Traffic is hit or miss on tunnel detour

But the worst case scenario avoided with Parkway East

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The Pennsylvania Department of Transportation seems to have hit on a novel solution to eliminating the traffic that backs up on the Parkway East inbound before the tunnel: Eliminate the tunnel.

Suddenly that traffic was gone.

Merchants and police along the detour route Saturday morning through Pittsburgh's East End speculated that most drivers, hearing the warnings that there could be horrific traffic jams due to construction work on the tunnels, solved the anticipated back-up problems by just staying away. The result was a lovely, smooth ride along South Braddock Avenue that was less congested than on a normal weekday morning.

Drivers along the route could not be asked about the detour because of their excessive speed.

"The last time this happened it was pretty backed up," Steve Nakamura, chief instructor at Steve DeMasco's Shaolin Studios in Regent Square, said about the traffic. Westbound Parkway traffic was detoured on South Braddock several years ago when PennDOT did resurfacing work in the inbound tunnel.

On Saturday, attendance in his classes was off by about 60 percent, he said.

Regent Square merchants gave police officers the credit for keeping the traffic moving. Officers were stationed at every light.

"I expected it to be chock-a-block with traffic," said Matt Weber, a clerk at Le Mix, an antiques and collectibles store on South Braddock, as vehicles traveled past his front door.

He said the parkway backup was much worse when just one lane through the tunnel was open. On Saturday he avoided the parkway on his way to work, but peeked at the roadway from an overpass to see no backup at all.

To be fair, there were periods when the traffic was worse than others -- like early evening Saturday.

But for drivers, no detour was better than even a good one. The daylight detour measured 41/2 miles to be traveled at city speeds instead of the 21/2 miles through the Squirrel Hill Tunnel at highway speeds.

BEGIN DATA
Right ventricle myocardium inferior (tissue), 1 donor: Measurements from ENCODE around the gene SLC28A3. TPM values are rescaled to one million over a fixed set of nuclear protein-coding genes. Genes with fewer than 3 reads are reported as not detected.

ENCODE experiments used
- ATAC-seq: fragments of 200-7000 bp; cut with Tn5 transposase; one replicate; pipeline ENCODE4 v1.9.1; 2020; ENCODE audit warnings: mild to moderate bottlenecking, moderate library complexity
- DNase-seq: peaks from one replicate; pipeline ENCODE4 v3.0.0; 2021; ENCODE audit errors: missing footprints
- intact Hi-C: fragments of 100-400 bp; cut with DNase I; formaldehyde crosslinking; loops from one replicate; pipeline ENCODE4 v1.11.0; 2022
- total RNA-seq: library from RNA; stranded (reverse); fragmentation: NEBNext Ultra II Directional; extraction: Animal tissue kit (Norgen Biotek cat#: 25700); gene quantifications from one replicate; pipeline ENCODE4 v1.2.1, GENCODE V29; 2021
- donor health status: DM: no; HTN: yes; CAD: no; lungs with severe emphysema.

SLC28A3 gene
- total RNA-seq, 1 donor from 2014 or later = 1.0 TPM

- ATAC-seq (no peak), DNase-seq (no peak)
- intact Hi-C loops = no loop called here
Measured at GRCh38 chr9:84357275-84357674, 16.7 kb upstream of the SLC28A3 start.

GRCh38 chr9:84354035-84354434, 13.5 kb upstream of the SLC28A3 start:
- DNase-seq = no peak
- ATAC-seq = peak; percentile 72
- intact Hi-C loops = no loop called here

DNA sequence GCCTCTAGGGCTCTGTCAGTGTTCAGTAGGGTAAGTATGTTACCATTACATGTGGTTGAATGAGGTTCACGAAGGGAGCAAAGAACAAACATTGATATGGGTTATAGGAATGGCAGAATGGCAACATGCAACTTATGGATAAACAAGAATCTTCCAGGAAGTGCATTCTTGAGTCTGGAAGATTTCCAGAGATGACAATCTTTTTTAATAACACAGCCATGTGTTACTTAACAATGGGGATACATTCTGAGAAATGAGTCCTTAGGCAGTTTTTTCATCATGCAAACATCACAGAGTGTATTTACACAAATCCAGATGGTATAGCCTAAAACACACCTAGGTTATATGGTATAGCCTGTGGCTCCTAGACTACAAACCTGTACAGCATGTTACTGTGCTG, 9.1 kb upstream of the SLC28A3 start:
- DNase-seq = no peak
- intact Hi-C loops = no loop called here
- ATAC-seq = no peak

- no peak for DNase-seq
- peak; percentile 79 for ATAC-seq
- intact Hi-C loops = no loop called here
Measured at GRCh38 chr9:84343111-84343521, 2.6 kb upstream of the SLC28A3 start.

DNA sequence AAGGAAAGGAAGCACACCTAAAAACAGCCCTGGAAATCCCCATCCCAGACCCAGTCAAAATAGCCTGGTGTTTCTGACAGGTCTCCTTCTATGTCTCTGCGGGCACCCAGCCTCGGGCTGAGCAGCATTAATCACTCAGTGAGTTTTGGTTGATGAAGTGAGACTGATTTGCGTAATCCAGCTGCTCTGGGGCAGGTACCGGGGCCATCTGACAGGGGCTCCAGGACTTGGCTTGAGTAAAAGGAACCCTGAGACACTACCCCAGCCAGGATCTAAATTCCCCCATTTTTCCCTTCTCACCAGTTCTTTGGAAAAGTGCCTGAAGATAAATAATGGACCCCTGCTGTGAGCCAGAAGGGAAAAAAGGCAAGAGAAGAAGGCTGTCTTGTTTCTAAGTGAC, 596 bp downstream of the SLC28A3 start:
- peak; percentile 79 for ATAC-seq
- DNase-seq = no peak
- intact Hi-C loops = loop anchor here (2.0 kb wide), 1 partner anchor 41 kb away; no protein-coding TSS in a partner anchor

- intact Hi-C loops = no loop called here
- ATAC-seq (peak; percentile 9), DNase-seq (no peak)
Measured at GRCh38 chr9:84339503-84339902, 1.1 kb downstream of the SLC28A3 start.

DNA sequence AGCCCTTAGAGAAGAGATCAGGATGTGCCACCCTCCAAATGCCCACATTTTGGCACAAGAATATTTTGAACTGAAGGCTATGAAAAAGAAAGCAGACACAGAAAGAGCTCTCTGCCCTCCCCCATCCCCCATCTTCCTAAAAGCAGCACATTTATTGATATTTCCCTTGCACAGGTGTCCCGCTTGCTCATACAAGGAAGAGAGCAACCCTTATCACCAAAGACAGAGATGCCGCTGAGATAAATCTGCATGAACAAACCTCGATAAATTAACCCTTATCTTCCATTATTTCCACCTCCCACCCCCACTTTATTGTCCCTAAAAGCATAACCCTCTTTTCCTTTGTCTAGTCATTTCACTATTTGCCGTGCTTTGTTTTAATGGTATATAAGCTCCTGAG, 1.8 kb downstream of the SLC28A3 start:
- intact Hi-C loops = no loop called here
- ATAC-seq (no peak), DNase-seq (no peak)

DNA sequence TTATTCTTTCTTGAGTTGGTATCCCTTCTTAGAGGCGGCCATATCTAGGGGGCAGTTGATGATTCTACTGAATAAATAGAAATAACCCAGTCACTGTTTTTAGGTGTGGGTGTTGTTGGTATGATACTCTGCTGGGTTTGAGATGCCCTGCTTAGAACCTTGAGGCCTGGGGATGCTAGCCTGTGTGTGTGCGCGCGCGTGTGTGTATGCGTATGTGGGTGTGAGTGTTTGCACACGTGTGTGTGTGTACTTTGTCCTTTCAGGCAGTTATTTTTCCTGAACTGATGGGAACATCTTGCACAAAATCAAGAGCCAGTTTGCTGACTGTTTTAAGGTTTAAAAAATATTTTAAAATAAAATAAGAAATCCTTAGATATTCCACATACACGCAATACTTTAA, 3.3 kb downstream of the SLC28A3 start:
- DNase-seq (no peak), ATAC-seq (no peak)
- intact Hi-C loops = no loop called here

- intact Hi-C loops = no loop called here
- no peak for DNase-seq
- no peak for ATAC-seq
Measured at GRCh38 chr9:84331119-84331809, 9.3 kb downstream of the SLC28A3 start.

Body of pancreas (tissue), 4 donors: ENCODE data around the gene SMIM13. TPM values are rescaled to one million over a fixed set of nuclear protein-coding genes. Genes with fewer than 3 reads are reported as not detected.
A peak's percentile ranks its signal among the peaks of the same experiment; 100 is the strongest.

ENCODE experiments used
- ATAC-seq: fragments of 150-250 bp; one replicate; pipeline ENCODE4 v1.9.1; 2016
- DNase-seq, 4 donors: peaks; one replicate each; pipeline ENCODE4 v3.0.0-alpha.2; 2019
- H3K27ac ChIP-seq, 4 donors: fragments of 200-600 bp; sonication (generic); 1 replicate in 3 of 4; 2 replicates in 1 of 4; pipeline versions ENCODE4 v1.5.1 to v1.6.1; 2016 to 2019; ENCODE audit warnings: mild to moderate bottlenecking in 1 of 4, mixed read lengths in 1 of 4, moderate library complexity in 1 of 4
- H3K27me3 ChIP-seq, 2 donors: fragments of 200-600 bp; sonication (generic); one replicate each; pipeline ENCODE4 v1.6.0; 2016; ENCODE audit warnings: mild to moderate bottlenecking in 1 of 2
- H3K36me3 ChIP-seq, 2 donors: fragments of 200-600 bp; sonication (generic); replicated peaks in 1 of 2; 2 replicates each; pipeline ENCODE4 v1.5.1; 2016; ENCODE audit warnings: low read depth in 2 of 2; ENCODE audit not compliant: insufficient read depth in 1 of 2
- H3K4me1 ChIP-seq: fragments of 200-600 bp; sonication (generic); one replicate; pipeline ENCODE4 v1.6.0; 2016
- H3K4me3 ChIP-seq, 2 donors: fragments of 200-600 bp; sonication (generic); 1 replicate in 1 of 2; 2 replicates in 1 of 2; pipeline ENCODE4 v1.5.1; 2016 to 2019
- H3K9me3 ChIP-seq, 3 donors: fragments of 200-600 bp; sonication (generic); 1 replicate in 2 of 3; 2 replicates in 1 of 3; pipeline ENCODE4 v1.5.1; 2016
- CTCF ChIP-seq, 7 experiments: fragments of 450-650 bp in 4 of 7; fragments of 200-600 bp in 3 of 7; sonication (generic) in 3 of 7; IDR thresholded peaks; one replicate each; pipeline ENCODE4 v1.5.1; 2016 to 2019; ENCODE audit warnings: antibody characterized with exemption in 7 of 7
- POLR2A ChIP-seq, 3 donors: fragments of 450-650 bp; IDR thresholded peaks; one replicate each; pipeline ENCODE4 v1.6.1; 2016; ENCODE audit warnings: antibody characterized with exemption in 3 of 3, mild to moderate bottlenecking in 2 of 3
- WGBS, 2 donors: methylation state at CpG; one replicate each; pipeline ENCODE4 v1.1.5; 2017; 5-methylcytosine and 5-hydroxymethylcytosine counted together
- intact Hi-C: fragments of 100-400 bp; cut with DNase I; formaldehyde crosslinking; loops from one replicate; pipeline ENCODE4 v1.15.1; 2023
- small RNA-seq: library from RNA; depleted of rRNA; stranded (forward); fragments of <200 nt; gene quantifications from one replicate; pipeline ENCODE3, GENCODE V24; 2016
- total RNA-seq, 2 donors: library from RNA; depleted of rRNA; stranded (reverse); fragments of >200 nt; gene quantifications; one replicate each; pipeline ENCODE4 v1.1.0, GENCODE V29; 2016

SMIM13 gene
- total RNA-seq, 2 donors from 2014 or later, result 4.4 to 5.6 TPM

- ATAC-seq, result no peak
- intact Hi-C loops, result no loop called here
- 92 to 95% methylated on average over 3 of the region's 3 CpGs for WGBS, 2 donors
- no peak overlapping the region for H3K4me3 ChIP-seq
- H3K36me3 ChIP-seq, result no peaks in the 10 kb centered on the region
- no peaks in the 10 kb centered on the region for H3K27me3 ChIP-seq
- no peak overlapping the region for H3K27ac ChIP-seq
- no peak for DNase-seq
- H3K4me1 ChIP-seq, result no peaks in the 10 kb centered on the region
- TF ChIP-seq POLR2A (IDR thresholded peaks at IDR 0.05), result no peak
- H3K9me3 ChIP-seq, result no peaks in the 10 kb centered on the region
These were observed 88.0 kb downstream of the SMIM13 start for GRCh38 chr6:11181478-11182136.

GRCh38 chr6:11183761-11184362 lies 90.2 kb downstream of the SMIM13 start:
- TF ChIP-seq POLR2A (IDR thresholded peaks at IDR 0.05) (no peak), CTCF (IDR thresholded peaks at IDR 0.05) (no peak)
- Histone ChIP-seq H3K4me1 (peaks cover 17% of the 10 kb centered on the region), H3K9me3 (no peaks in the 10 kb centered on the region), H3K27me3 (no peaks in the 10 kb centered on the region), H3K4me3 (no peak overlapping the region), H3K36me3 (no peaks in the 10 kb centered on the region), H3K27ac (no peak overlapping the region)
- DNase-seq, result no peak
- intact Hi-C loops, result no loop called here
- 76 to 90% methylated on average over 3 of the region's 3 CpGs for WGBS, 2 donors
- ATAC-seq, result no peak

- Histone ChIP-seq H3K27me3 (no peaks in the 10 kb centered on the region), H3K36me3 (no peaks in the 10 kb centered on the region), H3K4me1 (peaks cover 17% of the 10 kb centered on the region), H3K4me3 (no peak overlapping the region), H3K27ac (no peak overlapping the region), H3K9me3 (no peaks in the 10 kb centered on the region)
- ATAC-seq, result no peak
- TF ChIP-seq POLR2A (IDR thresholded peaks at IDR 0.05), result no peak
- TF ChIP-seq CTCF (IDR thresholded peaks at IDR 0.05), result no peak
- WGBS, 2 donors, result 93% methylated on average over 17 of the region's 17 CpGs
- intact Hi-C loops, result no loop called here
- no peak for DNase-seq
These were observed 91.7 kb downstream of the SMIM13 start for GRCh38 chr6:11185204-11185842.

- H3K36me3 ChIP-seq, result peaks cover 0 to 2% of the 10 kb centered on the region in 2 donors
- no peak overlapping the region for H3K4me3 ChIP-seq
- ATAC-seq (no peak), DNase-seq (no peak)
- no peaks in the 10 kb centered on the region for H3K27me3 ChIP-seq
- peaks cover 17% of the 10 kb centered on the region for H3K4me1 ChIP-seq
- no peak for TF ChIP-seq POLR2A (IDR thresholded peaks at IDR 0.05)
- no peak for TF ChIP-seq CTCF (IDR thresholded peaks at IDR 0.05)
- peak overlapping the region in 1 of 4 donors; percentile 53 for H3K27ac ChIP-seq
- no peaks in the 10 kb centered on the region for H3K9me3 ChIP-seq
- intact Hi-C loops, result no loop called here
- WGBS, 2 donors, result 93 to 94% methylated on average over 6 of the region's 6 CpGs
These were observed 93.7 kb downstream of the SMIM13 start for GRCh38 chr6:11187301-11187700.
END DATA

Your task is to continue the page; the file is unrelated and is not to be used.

A driver who traveled the detour in the morning spent about 20 minutes on the road instead of the 5-minute travel time through the tunnel. The daylight detour, which begins 6 a.m. today, runs along South Braddock Avenue to Forbes Avenue with a left onto Beechwood Boulevard past Frick Park and then a right down Forward Avenue to the Parkway East.

The nighttime detour, which begins at 8 p.m., does not turn at Beechwood. Instead, drivers stay on Forbes and turn left onto Murray Avenue down to the parkway entrance at Forward. The nighttime detour is a little less than a mile shorter, but adds half a dozen more traffic lights through Squirrel Hill's congested business district. Pittsburgh police said traffic wasn't an issue shortly after 8 p.m. when the detour changed.

Not since the closing of the Fort Pitt Bridge in 2004 has there been as big a prediction of a traffic jam that didn't materialize.

This is the first of eight weekends that the inbound tunnel will be closed in the next two years as part of the $49.5 million tunnel improvement project. It is expected to reopen at 5 a.m. Monday. The date of the next closure has not yet been announced.

PennDOT has created a website to provide information on travel times on the Squirrel Hill detour routes. The address is

neigh_city - Transportation

First Published July 29, 2012 4:00 AM


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